IT professionalism and ethics more crucial now than ever before: IITPSA

ICT mismanagement or failure can cause chaos, impacting economies, businesses and daily life, says Tony Parry, CEO of IITPSA.

Johannesburg, 08 Apr 2019
Read time 2min 00sec

ICTs are now at the heart of the world's enterprises, utilities and public sector organisations, and their failure impacts the lives of millions. It has become more important than ever before to ensure professionalism, competence and suitable qualifications in the ICT sector, says the Institute of Information Technology Professionals South Africa (IITPSA).

IITPSA CEO Tony Parry says ICT mismanagement or failure can cause chaos, impacting economies, businesses and daily life. "Whether it is manipulating tenders, falsifying diesel emissions, changing flight control processes or failing to monitor routine maintenance in power generation, failure to follow the standards of ethical behaviour can negatively impact the lives of thousands, if not millions, of people," he says.

IITPSA noted with grave concern the high incidence of alleged unethical and potentially criminal conduct among some IT practitioners and companies revealed in the recent wave of revelations about corruption in the energy sector. IITPSA said it looked forward to the outcome of a thorough investigation into the various allegations as a matter of urgency.

"Self-serving and unethical actions by professionals, vendors or resellers can have far-reaching effects for the entire sector and the country as a whole. Professionals working in the sector carry a grave responsibility to act ethically and professionally," he says.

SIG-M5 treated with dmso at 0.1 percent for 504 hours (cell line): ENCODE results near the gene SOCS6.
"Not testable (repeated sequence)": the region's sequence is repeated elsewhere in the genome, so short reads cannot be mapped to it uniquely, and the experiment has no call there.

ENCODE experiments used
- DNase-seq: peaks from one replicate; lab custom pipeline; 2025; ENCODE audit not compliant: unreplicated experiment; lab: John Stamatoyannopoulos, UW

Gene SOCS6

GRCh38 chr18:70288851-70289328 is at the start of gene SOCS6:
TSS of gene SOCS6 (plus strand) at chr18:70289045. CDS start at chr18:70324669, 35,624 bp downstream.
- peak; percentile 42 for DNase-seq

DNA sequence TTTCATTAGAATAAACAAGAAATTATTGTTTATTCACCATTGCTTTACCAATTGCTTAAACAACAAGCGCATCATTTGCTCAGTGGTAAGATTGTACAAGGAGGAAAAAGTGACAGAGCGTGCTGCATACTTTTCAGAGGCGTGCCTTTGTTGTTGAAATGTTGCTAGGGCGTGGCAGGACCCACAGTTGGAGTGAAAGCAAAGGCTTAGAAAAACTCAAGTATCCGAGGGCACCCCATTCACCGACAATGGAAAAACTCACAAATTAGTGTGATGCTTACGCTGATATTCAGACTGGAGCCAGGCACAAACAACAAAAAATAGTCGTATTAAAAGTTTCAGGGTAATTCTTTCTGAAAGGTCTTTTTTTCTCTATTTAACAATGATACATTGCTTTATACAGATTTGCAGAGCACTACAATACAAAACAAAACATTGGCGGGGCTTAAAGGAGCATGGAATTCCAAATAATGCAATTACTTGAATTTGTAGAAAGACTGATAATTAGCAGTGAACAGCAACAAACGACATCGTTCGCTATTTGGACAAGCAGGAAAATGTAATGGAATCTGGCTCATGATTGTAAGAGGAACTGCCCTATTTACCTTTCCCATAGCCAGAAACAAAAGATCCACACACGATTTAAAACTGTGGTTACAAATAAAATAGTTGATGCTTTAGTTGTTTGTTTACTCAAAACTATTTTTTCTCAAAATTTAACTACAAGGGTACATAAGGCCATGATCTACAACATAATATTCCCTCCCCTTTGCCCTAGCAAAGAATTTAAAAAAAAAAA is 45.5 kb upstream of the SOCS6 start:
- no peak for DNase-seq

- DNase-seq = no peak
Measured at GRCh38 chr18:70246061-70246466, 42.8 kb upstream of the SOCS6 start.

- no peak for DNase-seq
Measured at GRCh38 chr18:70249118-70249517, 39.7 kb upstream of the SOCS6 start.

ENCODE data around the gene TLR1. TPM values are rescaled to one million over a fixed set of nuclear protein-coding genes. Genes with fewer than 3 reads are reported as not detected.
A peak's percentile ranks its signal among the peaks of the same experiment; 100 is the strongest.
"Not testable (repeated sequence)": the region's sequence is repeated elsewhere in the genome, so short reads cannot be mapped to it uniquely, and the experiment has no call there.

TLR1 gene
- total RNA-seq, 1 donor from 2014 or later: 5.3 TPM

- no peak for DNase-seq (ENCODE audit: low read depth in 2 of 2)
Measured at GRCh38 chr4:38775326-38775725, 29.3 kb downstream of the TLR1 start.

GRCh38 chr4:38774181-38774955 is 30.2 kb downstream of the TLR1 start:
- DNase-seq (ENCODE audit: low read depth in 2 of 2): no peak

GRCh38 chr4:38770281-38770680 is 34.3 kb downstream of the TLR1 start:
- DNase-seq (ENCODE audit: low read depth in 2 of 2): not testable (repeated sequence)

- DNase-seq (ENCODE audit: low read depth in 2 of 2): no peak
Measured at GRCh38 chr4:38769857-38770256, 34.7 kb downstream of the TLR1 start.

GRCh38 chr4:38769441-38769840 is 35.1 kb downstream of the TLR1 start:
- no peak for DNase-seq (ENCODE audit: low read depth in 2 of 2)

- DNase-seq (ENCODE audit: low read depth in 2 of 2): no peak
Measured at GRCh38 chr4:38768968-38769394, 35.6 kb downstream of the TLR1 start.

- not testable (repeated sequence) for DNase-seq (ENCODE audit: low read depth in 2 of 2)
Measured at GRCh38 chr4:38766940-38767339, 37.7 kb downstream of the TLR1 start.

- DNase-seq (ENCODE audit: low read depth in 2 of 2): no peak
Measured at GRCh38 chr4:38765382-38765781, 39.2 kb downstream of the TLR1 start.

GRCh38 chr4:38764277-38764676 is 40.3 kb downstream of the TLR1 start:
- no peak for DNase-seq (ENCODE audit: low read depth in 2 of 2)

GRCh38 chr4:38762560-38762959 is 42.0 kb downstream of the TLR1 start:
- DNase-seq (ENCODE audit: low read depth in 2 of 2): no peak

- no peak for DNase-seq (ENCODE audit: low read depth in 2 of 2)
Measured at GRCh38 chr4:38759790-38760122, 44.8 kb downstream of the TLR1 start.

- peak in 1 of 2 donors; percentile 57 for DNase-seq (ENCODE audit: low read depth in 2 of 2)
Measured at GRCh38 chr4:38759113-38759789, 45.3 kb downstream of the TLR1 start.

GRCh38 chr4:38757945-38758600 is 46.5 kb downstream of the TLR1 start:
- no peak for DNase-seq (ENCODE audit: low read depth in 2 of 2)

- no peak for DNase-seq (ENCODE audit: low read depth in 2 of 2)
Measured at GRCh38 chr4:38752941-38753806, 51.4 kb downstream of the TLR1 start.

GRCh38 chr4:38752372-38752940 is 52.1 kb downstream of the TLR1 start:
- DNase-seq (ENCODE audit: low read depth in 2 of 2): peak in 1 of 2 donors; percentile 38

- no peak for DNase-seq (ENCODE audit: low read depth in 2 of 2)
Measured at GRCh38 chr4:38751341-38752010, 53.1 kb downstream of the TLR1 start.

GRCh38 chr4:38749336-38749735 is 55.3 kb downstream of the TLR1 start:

For over 60 years, IITPSA has stood for the highest standards of practice in the IT field and has been involved with the International Professional Practice Partnership (IP3) from inception, first on the initial task force, and then as a board member. IP3 drives the iDOCED (IFIP Duty of Care in Everything Digital) initiative. Members of IITPSA agree to be bound by the Institute's Codes of Conduct and Practice and to be accountable to their employers and clients for their behaviour.

Parry emphasises that, together with its fellow international associations in IP3, IITPSA is "partnering for trust in digital" to advance professionalism as the world transitions into an ever more technology-driven environment, the so-called fourth industrial revolution. "Practitioners must be appropriately skilled, certified for competence and investing in their future capabilities," he adds, underlining the IITPSA roles in supporting career development and professional practice among its members.

Editorial contacts
ITP Communications Leigh Angelo (011) 869 9153
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